Of course doesn't and it puzzles myself when you hear someone say they did not like religion X so I changed to religion Y

    Weird

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  8. paddoboy Valued Senior Member

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  9. pluto2 Registered Senior Member

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    Science contradicts religion.

    Science says that we evolved, like all other life on earth, and I know that I rather believe in science rather than in religion.

    According to science we live in a competitive survival of the fittest kind of world so this pretty much contradicts religion by saying that we were all created by an omnipotent and all-caring God, a God that there is pretty much until now no shred of proof for.

    https://evolution.berkeley.edu/evolibrary/article/evo_01
     
  10. davewhite04 Valued Senior Member

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  11. gmilam Valued Senior Member

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    And it is usually scientists who move things from the unknown into the known column.
     
  12. davewhite04 Valued Senior Member

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  13. James R Just this guy, you know? Staff Member

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    No great scientists in the entirety of the past 100 years?

    How many scientists' work and contributions are you aware of, davewhite04?
     
  14. davewhite04 Valued Senior Member

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    Well the discovery of the double helix is my favourite in the last 100 years.

    But, which scientific discoveries are you thinking about?
     
  15. paddoboy Valued Senior Member

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    Madam and Piere Curie and Henri Bequeral for the discovery of radioactivity and those ores.
    Hans Bethe and his work on stellar nucleosynthesis.
    Neils Bohr for his work on atomic structure and quantum theory.
    Richard Feynman for his work on quantum mechanics, quantum electrodynamics and superfluidity.
    Stephen Hawking for his work on astrophysics and Hawking Radiation.
    Alan Turing for his work on mathematics code breaking.
    Max Planck for his work on light and energy quanta.
    Jonas salk for his vaccine against Polio probably the greatest scourge of the 40's and 50's.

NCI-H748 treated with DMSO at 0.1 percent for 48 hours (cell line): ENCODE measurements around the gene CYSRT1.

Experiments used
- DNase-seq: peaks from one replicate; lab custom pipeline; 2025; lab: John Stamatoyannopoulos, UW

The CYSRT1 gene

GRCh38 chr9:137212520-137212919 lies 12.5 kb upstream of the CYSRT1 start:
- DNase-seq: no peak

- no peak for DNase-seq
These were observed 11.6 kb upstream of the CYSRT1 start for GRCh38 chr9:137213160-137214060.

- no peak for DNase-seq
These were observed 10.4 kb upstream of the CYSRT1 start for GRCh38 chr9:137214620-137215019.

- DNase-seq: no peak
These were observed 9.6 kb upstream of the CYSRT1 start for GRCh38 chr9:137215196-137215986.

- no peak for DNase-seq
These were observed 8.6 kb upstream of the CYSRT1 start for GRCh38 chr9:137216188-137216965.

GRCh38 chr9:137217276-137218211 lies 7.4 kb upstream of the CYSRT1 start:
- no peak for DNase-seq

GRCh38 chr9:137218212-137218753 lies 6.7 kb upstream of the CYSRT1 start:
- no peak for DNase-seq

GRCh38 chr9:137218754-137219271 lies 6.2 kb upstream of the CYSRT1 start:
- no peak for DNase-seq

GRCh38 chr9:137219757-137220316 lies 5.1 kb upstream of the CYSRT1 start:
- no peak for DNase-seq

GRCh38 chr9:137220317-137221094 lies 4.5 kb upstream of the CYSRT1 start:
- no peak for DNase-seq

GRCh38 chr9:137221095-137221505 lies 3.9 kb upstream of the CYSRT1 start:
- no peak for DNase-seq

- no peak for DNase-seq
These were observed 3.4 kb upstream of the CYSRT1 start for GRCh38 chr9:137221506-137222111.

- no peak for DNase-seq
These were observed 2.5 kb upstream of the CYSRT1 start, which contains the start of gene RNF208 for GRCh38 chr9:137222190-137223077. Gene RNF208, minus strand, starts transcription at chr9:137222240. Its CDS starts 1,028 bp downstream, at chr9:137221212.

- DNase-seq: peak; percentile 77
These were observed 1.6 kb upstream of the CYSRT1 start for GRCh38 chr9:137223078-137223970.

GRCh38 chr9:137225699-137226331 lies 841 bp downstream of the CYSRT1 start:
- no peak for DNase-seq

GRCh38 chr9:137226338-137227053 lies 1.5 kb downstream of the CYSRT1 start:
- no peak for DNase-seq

Enrico Fermi and Leo Szillard for the separate work on atomic and nuclear energy.
    And obviously many many more to the above list of which I am familiar with.
     
  16. DaveC426913 Valued Senior Member

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    Penicillin? Pretty much changed the course of medicine.

    Hard to believe that's only 90 years ago...
     
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  17. paddoboy Valued Senior Member

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    Ahh yes, Alexander Fleming and Howard Florey!!
     
  18. davewhite04 Valued Senior Member

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    I understand your lust to show off! But I was interested in what James had to say.
     
  19. paddoboy Valued Senior Member

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    And of course Willhem Roentgen for his discovery of X-Rays albeit rather serendiptiously.
     
  20. paddoboy Valued Senior Member

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    James? James who?

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  21. davewhite04 Valued Senior Member

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    Just reading about it, very interesting.

    Very observant fella.
     
  22. davewhite04 Valued Senior Member

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    Which one is your favourite?
     
  23. paddoboy Valued Senior Member

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    Havn't really got one...maybe Leo Szillard or Dicky Feynman...For sheer hard work and determination though Madam Curie and her husband Pierre...truly inspiring reading up on their lives.